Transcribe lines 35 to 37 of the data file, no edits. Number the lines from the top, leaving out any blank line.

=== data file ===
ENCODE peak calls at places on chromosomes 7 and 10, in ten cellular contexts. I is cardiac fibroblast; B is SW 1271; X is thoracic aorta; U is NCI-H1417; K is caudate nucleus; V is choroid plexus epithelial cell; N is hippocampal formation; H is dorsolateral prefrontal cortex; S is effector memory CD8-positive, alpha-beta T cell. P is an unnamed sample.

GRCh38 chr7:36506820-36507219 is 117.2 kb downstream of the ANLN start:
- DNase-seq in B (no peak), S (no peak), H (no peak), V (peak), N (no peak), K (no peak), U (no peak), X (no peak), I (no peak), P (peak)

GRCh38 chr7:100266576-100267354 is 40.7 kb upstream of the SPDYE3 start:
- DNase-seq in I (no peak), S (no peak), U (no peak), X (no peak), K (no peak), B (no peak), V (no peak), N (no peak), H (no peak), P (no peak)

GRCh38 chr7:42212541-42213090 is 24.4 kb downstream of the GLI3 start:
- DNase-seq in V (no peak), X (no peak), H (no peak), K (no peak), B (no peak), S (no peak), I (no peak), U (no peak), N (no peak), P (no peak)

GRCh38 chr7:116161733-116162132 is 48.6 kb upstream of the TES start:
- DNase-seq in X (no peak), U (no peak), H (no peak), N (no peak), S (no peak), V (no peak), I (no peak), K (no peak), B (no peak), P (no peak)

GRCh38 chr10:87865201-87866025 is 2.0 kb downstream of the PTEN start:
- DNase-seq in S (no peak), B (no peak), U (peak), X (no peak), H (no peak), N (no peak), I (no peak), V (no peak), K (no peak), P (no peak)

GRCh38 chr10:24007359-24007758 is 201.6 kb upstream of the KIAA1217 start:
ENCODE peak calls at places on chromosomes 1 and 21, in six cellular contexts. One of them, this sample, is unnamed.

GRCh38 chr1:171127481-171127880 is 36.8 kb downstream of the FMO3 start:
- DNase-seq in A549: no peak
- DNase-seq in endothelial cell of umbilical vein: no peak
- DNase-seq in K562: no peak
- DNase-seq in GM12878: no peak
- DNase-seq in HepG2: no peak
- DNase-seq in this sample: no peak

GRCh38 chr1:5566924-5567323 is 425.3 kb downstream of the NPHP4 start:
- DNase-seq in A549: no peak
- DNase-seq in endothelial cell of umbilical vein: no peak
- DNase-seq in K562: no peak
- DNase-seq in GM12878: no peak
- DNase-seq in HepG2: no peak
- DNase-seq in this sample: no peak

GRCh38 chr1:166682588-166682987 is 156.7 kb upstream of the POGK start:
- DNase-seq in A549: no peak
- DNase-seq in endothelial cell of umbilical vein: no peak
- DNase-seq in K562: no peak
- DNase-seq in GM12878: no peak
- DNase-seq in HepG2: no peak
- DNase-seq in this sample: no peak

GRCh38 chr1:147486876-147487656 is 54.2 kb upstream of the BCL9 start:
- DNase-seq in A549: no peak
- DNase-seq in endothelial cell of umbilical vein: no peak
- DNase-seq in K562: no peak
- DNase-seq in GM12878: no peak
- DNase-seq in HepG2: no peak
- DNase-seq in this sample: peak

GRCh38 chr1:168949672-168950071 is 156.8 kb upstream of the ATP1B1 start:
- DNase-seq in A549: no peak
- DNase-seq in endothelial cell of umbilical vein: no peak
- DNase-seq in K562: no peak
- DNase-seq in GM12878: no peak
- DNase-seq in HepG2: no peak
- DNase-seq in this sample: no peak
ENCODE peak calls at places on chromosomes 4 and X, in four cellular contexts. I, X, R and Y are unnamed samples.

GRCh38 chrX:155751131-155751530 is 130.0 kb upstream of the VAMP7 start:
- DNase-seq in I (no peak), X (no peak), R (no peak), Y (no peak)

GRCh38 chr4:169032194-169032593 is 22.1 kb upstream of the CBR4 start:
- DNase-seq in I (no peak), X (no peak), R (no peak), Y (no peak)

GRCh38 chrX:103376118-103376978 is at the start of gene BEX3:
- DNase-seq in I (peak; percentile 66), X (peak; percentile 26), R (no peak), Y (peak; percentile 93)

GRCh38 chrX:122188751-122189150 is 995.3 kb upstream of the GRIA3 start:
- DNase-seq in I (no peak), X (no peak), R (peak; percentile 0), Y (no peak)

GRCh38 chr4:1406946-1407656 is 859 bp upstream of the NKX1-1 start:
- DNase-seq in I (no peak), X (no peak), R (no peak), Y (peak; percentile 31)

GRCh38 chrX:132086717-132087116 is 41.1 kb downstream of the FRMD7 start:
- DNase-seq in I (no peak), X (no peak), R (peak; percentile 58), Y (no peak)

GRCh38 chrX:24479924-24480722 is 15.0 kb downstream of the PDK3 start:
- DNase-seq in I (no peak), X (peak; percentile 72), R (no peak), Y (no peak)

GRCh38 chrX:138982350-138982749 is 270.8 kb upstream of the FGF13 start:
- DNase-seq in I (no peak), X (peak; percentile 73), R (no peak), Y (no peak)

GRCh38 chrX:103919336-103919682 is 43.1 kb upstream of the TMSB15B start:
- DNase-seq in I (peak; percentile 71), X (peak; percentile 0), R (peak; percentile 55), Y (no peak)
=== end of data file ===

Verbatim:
GRCh38 chr1:147486876-147487656 is 54.2 kb upstream of the BCL9 start:
- DNase-seq in A549: no peak
- DNase-seq in endothelial cell of umbilical vein: no peak